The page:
Understanding healthy sleep
In today’s fast-paced world, a good night’s sleep has become something of an indulgence. It’s fallen down our list of priorities behind work, chores, social time, and entertainment.
However, sleep shouldn’t be a luxury. It’s as important to your physical and mental health as food and water.
The Hidden Costs of Insufficient Sleep
Sleep is often one of the first things to go when people feel pressed for time. Many view sleep as a luxury and think that the benefits of limiting the hours they spend asleep outweigh the costs. People often overlook the potential long-term health consequences of insufficient sleep, and the impact that health problems can ultimately have on one’s time and productivity.
Many of the costs of poor sleep go unnoticed. Medical conditions, such as obesity, diabetes, and cardiovascular disease, develop over long periods of time and result from a number of factors, such as genetics, poor nutrition, and lack of exercise. Insufficient sleep has also been linked to these and other health problems, and is considered an important risk factor. Although scientists have just begun to identify the connections between insufficient sleep and disease, most experts have concluded that getting enough high-quality sleep may be as important to health and well-being as nutrition and exercise.
Determining the risks posed by insufficient sleep is complicated. Medical conditions are slow to develop and have multiple risk factors connected to them. What we do know is that sleeping fewer than about eight hours per night on a regular basis seems to increase the risk of developing a number of medical conditions. The study results below show that reducing sleep by just two or three hours per night can have dramatic health consequences.
Several studies have linked insufficient sleep and weight gain. For example, one study found that people who slept fewer than six hours per night on a regular basis were much more likely to have excess body weight, while people who slept an average of eight hours per night had the lowest relative body fat of the study group. Another study found that babies who are “short sleepers” are much more likely to develop obesity later in childhood than those who sleep the recommended amount.
Studies have shown that people who reported sleeping fewer than five hours per night had a greatly increased risk of having or developing type 2 diabetes. Fortunately, studies have also found that improved sleep can positively influence blood sugar control and reduce the effects of type 2 diabetes.
Cardiovascular disease and hypertension
A recent study found that even modestly reduced sleep (six to seven hours per night) was associated with a greatly increased the risk of coronary artery calcification, a predictor of future myocardial infarction (heart attack) and death due to heart disease. There is also growing evidence of a connection between sleep loss caused by obstructive sleep apnea and an increased risk of cardiovascular diseases, including hypertension, stroke, coronary heart disease, and irregular heartbeat.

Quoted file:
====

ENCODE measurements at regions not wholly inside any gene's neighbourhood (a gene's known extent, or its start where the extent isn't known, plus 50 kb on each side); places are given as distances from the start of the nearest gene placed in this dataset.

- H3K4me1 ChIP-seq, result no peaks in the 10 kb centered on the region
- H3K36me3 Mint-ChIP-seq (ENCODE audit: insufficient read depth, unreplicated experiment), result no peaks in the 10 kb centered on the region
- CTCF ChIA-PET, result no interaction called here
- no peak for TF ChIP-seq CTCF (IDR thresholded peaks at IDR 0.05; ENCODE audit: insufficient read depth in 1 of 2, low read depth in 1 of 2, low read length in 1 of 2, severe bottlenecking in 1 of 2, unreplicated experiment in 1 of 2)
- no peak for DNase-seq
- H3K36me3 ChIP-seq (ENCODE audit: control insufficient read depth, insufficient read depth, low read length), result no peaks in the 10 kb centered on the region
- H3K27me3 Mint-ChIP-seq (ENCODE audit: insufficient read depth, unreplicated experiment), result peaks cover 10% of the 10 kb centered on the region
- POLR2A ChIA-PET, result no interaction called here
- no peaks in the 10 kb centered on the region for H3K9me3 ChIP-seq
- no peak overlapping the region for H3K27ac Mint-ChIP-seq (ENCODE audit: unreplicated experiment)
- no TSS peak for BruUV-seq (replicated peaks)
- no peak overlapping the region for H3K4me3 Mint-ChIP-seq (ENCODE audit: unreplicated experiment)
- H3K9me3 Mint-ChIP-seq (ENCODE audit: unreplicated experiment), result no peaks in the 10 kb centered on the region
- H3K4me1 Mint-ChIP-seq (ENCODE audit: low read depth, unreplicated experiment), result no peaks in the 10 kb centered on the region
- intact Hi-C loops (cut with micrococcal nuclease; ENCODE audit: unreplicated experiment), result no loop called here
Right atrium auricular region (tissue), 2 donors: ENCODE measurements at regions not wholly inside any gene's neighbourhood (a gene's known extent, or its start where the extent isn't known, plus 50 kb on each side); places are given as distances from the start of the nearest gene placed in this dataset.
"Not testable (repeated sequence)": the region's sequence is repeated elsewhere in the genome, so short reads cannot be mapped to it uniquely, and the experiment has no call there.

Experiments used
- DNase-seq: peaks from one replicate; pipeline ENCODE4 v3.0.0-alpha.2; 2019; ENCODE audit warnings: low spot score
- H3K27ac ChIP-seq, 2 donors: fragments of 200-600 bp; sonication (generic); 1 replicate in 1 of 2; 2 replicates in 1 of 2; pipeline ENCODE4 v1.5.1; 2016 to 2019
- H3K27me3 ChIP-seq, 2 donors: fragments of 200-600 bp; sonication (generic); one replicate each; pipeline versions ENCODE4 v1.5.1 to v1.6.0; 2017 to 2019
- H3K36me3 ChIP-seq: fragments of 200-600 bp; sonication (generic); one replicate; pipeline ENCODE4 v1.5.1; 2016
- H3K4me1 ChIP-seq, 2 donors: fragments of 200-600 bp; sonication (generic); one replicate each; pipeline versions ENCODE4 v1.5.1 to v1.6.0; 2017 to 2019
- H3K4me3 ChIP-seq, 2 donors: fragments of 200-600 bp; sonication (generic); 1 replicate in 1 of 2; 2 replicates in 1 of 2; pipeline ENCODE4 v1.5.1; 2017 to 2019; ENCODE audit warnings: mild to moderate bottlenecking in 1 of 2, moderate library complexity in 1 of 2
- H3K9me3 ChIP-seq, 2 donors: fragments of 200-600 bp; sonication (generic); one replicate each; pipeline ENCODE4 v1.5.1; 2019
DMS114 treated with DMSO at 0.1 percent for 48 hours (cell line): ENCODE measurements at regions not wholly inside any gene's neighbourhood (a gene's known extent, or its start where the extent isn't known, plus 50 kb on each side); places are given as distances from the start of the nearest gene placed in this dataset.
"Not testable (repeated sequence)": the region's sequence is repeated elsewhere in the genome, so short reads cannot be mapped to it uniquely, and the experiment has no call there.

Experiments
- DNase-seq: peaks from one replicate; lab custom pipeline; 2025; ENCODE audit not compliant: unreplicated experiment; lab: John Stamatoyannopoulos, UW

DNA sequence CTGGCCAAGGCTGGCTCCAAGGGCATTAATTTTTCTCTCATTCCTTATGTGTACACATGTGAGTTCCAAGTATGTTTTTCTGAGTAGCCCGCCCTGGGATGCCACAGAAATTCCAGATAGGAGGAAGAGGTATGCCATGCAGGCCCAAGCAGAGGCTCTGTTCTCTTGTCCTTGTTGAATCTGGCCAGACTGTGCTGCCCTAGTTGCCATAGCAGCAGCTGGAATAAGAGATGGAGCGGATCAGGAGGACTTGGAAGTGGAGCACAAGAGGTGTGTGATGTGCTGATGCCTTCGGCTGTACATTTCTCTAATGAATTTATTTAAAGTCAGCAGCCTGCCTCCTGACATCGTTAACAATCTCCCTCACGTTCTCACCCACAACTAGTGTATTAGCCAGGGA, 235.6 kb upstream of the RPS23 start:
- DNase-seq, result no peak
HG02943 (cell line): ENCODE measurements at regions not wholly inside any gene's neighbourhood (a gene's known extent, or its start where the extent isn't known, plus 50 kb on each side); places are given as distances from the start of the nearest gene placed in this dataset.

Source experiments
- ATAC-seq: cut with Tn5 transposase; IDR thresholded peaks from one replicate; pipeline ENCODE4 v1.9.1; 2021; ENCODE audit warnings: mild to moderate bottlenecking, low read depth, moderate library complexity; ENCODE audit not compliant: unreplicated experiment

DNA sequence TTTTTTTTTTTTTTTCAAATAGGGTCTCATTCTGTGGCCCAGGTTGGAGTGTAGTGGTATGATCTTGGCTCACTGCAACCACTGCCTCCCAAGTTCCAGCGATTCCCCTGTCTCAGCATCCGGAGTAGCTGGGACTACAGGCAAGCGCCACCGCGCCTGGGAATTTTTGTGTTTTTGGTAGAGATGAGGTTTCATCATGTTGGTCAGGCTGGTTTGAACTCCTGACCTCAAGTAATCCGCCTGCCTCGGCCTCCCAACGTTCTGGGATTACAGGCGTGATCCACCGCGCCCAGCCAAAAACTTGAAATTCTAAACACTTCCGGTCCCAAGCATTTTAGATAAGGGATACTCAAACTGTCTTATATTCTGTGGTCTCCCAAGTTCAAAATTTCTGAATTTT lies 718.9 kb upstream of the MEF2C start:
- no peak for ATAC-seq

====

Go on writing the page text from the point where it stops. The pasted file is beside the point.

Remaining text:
Interactions between sleep and the immune system have been well documented. Sleep deprivation increases the levels of many inflammatory mediators, and infections in turn affect the amount and patterns of sleep. While scientists are just beginning to understand these interactions, early work suggests that sleep deprivation may decrease the ability to resist infection (see The Common Cold, below).
In a recent study, people who averaged less than seven hours of sleep a night were about three times more likely to develop cold symptoms than study volunteers who got eight or more hours of sleep when exposed to the cold-causing rhinovirus. In addition, those individuals who got better quality sleep were the least likely to come down with a cold.
SLEEP AND BRAIN
Sleep deprivation makes us moody and irritable, and impairs brain functions such as memory and decision-making. It also negatively impacts the rest of the body – it impairs the functioning of the immune system, for example, making us more susceptible to infection.
Sleeping Well, Staying Healthy
While sleeping well is no guarantee of good health, it does help to maintain many vital functions. One of the most important of these functions may be to provide cells and tissues with the opportunity to recover from the wear and tear of daily life. Major restorative functions in the body such as tissue repair, muscle growth, and protein synthesis occur almost exclusively during sleep.
Many other conclusions about the role sleep plays in maintaining health have come from studying what happens when humans and other animals are deprived of the sleep they need. For example, scientists have discovered that insufficient sleep may cause health problems by altering levels of the hormones involved in such processes as metabolism, appetite regulation, and stress response. Studies such as these may one day lead to a better understanding of how insufficient sleep increases disease risk.
In the meantime, sleep experts say there is ample evidence that shows that when people get the sleep they need, they will not only feel better, but will also increase their odds of living healthier, more productive lives.